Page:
THIS STORY HAS BEEN FORMATTED FOR EASY PRINTING

US general says key province lacks support by Iraq

By Chelsea J. Carter
Associated Press / January 8, 2009
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BAGHDAD - The top American commander in the former insurgent stronghold of Anbar said yesterday the Shi'ite-led government should have poured reconstruction money into the Sunni region after Sunni fighters joined forces with US troops to chase Al Qaeda out of the western province.

Marine Major General John F. Kelly told The Associated Press that his greatest "mission failure" was his inability to bring together the government in Baghdad and the Sunnis in Anbar to take advantage of the steep decline in violence.

"What the Iraqi government in Baghdad should have done is said Anbar is getting peaceful, let's commit," Kelly told the AP in a telephone interview from his headquarters southwest of Baghdad, as he begins to make preparations to hand over command of 23,000 Marines next month to Major General Richard T. Tyron.

"It drives me to distraction," he said. "I would count it as a mission failure."

Although Kelly said his mission did not include asking the central government for more money for the Sunni province, he was clearly frustrated by the lack of progress - a schism that stems from decades of brutal oppression of Shi'ites under Saddam Hussein's Sunni-led regime.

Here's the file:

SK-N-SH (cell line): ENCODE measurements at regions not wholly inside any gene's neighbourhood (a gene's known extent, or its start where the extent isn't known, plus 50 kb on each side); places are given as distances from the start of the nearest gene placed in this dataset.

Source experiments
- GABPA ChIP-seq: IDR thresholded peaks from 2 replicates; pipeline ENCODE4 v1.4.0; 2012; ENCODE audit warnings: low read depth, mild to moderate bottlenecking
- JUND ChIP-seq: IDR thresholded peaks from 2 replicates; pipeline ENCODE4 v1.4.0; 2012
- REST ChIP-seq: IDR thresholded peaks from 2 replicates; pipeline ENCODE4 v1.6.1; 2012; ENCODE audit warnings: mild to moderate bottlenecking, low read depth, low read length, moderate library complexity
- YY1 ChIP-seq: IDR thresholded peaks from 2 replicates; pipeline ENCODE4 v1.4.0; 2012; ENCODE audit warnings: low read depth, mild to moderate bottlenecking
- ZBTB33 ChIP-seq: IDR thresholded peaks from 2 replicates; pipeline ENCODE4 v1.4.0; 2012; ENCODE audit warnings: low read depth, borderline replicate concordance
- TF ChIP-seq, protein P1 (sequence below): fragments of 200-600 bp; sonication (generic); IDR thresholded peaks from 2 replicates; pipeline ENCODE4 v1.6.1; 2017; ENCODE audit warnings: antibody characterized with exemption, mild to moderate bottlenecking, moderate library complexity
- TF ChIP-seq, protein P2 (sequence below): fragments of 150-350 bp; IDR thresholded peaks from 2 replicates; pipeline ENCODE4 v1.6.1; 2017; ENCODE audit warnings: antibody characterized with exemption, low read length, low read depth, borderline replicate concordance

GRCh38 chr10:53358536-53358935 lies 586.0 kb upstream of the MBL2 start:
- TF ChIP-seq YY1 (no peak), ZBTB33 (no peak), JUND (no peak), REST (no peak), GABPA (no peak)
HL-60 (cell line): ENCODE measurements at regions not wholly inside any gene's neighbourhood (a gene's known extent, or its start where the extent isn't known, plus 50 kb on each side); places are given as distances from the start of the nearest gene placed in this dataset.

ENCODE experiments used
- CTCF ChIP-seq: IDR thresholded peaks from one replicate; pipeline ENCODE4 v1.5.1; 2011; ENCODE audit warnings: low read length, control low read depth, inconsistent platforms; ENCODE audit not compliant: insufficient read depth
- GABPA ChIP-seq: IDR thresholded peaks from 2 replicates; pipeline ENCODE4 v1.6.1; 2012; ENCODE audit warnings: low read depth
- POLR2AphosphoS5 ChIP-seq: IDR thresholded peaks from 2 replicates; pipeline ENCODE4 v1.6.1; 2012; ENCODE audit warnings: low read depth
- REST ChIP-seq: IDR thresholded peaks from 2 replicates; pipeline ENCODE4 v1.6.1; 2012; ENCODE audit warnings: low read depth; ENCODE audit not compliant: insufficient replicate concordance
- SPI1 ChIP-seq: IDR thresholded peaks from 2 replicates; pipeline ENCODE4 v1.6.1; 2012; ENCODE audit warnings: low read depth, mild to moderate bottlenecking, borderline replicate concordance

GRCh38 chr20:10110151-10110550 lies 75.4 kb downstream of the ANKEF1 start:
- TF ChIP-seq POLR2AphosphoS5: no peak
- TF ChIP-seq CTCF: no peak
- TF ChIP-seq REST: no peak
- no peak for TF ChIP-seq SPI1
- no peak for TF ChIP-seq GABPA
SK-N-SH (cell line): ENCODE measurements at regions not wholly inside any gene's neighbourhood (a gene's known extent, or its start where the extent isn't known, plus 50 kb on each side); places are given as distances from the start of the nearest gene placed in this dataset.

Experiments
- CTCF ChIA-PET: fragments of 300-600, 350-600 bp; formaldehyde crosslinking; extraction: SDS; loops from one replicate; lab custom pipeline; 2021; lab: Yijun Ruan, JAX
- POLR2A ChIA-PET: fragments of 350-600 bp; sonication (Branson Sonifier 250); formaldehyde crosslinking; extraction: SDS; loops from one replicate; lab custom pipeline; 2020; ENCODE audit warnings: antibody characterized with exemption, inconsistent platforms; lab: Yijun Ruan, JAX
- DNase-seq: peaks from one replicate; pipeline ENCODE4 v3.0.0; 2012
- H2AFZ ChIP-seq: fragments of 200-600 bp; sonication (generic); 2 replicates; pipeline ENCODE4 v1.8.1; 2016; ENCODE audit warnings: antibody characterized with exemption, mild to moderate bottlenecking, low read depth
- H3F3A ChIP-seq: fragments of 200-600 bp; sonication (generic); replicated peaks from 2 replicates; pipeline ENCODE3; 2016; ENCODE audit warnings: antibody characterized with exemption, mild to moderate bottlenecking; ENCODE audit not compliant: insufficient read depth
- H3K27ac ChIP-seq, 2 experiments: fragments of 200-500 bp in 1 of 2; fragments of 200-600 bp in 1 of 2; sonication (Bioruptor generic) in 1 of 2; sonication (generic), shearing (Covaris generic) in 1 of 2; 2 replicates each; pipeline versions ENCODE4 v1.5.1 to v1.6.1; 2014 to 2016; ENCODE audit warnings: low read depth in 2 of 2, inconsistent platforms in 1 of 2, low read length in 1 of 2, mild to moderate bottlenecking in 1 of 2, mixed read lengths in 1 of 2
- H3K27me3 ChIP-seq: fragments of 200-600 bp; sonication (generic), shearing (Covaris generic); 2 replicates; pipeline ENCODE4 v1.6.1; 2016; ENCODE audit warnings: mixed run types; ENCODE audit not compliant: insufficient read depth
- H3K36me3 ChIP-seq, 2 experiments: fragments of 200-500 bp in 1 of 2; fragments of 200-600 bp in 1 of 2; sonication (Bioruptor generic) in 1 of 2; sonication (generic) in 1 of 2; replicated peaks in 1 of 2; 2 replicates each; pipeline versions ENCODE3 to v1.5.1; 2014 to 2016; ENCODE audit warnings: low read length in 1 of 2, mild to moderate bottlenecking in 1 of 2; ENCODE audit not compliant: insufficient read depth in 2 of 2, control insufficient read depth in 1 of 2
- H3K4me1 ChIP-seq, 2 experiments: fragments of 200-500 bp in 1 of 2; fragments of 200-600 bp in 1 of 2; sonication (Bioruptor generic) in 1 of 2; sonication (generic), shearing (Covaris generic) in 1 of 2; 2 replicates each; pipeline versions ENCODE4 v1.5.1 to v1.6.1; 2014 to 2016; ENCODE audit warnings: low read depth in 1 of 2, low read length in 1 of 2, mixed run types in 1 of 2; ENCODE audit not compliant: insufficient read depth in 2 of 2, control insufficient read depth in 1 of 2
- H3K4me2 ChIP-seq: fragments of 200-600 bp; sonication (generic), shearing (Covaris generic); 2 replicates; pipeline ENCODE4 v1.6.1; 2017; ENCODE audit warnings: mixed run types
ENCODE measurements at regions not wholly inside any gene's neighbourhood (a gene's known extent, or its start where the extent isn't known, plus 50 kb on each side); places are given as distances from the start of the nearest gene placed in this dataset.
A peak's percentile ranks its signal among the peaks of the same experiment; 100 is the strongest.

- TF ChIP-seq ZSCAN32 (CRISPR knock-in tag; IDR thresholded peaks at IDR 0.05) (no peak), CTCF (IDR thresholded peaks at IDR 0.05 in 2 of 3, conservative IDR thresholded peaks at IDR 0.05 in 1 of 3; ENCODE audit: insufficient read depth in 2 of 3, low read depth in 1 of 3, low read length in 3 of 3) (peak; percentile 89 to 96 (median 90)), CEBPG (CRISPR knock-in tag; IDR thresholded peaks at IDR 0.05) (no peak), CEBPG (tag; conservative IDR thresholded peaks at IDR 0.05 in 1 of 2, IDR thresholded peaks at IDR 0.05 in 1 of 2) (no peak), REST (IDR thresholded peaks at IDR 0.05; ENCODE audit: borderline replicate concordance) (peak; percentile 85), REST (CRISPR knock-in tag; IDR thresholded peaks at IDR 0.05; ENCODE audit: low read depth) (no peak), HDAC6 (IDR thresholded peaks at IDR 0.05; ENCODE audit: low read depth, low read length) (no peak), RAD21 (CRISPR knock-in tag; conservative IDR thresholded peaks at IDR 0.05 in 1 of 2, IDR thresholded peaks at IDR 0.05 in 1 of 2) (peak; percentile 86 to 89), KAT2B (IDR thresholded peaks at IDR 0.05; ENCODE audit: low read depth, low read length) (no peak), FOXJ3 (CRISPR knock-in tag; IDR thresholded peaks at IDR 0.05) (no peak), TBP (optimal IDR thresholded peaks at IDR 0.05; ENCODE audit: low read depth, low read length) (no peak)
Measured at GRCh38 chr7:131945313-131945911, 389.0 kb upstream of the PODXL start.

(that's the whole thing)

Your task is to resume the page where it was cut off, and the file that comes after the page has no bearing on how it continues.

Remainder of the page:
Kelly's remarks gave a public voice to sentiments echoed privately by other US commanders who see a double standard in the government's supporting the southern Shi'ite city of Basra while not making money available to the largely Sunni areas such as the northern city of Mosul, where insurgents are fighting US and Iraqi forces.

Anbar has seen some improvements in its water and electricity service, but mostly as a result of the Marines' efforts, Kelly said. Plans have been drawn up and are awaiting funding to build everything from electrical plants to refineries to schools, he added.

"We can make it easy on the government of Iraq. They don't have to budget it. Just give us the money and we'll turn this place into Dubai," he said, referring to the wealthy tourist destination in the United Arab Emirates. "Give us the money and we will get it done."

Today Anbar is considered one of the quieter parts of the country, though Kelly said there are about eight to 10 incidents a week, ranging from an occasional roadside bomb to a shooting.

Since he took command of US forces in western Iraq in February, Kelly said he has seen his troop level drop 32 percent from 37,000 troops to about 23,000 today. He has also has seen a 60 percent drop in Iraqi troops in the region after several battalions were redeployed in the spring to fight Shi'ite militias in Basra and in Baghdad's Sadr City slum.

Last year, Kelly pulled back nearly all of his troops from cities in Anbar as part of a gradual handover process involving 14 of Iraq's 18 provinces. The United States and Britain agreed that their troops would be allowed a military role in those provinces only if called upon by the Iraqis as backup.

As of Jan. 1, the United States now must let the Iraqis take the lead in military operations in the remaining four provinces, too.

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